10 +1 Questions for Gabrielle Hoyte, the BVI’s Gospel Queen
When you sing about God, that should be a reward in itself–but it doesn’t hurt to take home some major hardware, too. With eight nominations in last year’s Caribbean Gospel Music Marlin Awards (CGMA) and a win for Inspirational Recording of the Year, BVI native Gabrielle Hoyte, who records under the name Gabrielle Denae, is finding out that it’s good to be the queen–the BVI gospel queen, that is. When she took home the prize at the 20th anniversary of the awards last February in Nassau, Bahamas–at which she also performed her hits “Never Fail” and “Grain of Sand–” she became the first BVIslander to ever snag that honour.
You’re about to see a lot more of her as she shows the rest of the region that the tiny territory of the BVI is a true musical powerhouse. The child of two pastors at the First Assembly of God in Lower Estate and the sister of music producer Brent Hoyte, she learned early on about the power of rhythm and words, having written her first song at the age of 17. But she also felt drawn in different directions, eventually earning a degree in nutrition so she could help others make healthful food choices. She now works full-time as a dietician at Peebles Hospital alongside her music career. In other words, she already had lot on her plate–literally.
Then September 2017 rolled around. When she released her first album, Through the Storm, in 2015, she couldn’t have known how stunningly appropriate it would prove in the aftermath of Hurricane Irma. Of course, for the BVI’s reigning gospel queen, each day is a balancing act. We managed to catch up with her to find out what her next one will be.
Tell me about your Hurricane Irma experience, both during the storm itself and the recovery since then. How has your outlook on life changed since then? How do you think the BVI has changed?
I rode out Irma with my family. It was hours I could have never mentally prepared for.
The days and months after proved to be great family bonding time in the midst of a confusing and difficult time. The passage of Irma reminded me of how temporal everything on this earth is, all we really have are our souls! Structurally, the BVI has been damaged and the people have been wounded, but we have found our resilience and determination that we probably never knew that we had.
In addition to music, you also have a degree in nutrition. What was it like to be pulled in two seemingly different directions, food and music?
When I was younger, I thought that you had to aspire to do one thing with your life, one career and that’s it. Now, I realize that is not true. I can love nutrition and music and do them both at the same time. I feel that they are both a part of the future God is leading me to. No pulling in two different directions.
Are you working full-time in addition to music? If so how do you balance your work, music, family and other aspects of your life?
Currently, yes I am working full time. Balancing all the components of my life continue to be a learning experience. I can’t say that I’ve mastered it just yet.
You’ve been performing music since the age of 9. Tell me about the early days of your career and how you felt when called to perform music.
The first time I sang a solo, was around age nine, but I started ministering in music a lot later, in my early 20’s. I had been writing songs since I was seventeen. I knew that I had a gift just by the sheer number of songs that I was writing. My songbook of over 50 songs was proof to me that God was calling me to spread his messages through song.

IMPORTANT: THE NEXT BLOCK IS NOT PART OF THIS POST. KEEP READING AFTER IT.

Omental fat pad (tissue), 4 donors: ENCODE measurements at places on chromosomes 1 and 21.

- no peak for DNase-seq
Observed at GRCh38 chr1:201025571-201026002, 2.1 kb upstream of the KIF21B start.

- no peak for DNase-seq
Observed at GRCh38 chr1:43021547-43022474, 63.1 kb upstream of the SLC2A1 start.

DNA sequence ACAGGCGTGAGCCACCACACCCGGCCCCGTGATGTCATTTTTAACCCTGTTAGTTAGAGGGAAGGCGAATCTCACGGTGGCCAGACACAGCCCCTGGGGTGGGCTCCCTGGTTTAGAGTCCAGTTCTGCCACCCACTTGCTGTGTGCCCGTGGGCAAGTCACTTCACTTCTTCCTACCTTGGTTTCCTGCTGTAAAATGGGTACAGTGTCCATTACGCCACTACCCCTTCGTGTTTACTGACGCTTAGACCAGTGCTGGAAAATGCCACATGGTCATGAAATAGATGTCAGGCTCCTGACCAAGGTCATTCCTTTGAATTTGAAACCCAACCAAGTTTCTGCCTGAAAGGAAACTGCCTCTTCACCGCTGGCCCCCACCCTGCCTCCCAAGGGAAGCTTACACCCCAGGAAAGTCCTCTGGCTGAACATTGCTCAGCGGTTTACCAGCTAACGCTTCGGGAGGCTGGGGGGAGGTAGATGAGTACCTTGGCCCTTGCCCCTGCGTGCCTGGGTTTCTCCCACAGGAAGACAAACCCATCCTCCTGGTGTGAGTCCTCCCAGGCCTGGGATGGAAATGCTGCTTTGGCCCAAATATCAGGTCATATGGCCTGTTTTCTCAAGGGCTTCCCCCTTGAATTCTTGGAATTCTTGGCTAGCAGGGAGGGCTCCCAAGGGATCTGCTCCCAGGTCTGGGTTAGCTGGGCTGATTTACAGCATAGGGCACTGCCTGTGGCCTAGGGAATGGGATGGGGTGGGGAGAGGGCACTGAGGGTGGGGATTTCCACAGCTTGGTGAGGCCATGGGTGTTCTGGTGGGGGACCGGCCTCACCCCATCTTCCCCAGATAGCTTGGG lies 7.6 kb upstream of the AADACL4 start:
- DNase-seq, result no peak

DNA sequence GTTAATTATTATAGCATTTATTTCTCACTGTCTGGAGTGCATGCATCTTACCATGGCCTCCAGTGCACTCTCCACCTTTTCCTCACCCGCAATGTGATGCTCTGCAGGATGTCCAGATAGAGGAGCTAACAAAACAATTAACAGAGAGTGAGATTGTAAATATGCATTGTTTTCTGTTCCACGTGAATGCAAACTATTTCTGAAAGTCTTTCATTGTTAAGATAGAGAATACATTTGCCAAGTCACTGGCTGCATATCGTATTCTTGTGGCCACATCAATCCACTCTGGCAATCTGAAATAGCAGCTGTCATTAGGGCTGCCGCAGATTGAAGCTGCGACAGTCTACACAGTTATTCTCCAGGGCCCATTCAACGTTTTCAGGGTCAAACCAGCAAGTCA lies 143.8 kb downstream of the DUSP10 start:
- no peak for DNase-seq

I know that your parents are pastors who work together. What did you learn from them about family, work, God, and/or life in general?
I learned that living for God was not a religious thing but a relationship thing. I learned that after God, family is next on the list of life priorities. I saw how hard work can challenge you but it’s worth it every time. A life as unto God is one of the most beautiful pursuit any man can make.
In 2017, you became the first artist from the BVI to win at the Caribbean Gospel Music Marlin Awards (CGMA) for Inspirational Recording of the Year. What did that mean both to the country and to you?
I think every country appreciates good press. It was yet another opportunity for the BVI to smile as one of their very own was making a mark on the Caribbean music scene. The win was very encouraging to me. It helped me to hold on to the promises of God, that he would indeed take me around the world for his glory.
Is there a musical artist who particularly inspires you?
Samuel Medas out of Guyana. I respect the anointing of God on his life, his work ethic, his sound and the way he presents Jesus in a very relatable way.
What’s next for you? Do you have another album in the works?
My most recent project was actually an EP entitled Jesus Everyday and it was released June 2017. Through the Storm was back in 2015. For this year I’ll be focusing on singles and music videos. The first one was just released Feb 23, “Safe” a post Irma tribute song. I will also be releasing my first live video recording next month, “Kingdom Come”. I will also be launching my YouTube page this year.
Your mother has been a big proponent of female empowerment in the church and life. Do you share that view and what do you think can be done to empower more women?
I do agree. Women are very dear to my mom. I think when it comes to empowering; it begins with the fact that we were all created with purpose. We must create avenues for that truth to be spread.
What are your favorite places in the BVI? Where do you go in your spare time?
The docks behind the Ritter House on Tortola! Spare time, I’m not quite sure what that is these days. There’s always something to do.
What is your ultimate dream?
Making it to heaven and hearing God say, “Well Done!”
By Heather Skarda